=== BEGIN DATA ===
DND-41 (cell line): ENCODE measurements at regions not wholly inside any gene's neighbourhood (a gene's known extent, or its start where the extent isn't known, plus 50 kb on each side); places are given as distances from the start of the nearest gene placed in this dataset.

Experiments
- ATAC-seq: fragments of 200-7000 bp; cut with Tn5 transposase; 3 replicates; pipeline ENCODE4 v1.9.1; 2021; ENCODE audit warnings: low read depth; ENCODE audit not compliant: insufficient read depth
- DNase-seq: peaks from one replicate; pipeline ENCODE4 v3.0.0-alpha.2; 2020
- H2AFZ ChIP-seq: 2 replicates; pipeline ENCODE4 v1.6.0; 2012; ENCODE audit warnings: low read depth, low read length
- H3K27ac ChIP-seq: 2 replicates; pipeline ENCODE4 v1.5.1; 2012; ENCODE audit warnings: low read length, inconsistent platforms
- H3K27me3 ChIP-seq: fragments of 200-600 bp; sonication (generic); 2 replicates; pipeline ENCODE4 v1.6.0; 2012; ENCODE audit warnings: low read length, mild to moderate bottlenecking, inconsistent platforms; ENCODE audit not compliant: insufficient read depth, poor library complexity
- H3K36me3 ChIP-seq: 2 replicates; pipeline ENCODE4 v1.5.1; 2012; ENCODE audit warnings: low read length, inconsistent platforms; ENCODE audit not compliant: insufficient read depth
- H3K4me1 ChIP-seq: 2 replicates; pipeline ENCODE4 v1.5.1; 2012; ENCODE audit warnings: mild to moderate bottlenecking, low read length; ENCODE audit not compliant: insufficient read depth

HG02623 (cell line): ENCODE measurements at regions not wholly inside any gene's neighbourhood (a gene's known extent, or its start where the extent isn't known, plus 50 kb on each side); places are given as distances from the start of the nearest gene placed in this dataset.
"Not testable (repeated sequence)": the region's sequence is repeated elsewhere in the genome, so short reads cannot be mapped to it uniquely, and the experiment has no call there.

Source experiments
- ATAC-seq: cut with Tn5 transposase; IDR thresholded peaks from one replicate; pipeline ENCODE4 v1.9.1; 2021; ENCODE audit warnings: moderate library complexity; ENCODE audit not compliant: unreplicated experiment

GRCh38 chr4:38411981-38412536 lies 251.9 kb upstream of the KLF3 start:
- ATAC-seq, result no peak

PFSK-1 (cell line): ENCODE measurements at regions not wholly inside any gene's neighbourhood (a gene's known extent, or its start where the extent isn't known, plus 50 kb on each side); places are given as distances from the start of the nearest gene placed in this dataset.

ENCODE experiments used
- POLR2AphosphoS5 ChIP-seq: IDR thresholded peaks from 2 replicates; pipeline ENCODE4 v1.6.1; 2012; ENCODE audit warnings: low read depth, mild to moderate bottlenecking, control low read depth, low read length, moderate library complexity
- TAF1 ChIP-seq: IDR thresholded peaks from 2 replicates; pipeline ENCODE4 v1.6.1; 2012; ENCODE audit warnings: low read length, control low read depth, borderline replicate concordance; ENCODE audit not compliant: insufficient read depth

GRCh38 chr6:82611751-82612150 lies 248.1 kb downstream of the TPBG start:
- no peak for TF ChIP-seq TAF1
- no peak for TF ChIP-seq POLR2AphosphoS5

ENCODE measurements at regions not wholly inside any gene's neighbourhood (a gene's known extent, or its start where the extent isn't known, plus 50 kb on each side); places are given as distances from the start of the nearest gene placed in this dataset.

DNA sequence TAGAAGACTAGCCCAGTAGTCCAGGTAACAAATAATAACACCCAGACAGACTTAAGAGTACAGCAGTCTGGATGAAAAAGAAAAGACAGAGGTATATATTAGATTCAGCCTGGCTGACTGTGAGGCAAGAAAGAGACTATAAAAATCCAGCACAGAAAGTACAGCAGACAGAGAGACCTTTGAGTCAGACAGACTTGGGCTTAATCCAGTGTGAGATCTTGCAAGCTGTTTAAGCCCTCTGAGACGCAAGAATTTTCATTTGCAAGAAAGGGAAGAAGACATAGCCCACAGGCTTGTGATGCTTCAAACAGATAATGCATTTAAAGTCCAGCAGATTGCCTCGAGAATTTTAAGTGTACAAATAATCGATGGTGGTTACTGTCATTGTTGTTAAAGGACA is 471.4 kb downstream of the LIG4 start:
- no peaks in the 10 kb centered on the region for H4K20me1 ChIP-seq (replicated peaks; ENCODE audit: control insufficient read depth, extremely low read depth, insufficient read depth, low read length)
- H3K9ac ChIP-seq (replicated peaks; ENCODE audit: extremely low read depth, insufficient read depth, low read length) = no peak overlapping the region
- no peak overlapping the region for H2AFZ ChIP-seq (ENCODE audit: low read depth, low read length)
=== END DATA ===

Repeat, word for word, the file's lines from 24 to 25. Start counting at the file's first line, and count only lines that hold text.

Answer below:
DNA sequence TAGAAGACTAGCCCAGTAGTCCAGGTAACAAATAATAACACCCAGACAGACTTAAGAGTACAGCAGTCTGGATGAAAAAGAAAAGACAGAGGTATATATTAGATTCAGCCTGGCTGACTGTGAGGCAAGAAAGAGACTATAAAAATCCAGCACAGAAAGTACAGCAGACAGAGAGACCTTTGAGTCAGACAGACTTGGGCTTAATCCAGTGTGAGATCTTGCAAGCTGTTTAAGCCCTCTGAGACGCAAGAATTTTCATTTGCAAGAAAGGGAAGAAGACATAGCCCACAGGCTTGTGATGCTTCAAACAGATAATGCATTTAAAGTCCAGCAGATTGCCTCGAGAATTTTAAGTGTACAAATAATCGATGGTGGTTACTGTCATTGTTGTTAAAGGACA is 471.4 kb downstream of the LIG4 start:
- no peaks in the 10 kb centered on the region for H4K20me1 ChIP-seq (replicated peaks; ENCODE audit: control insufficient read depth, extremely low read depth, insufficient read depth, low read length)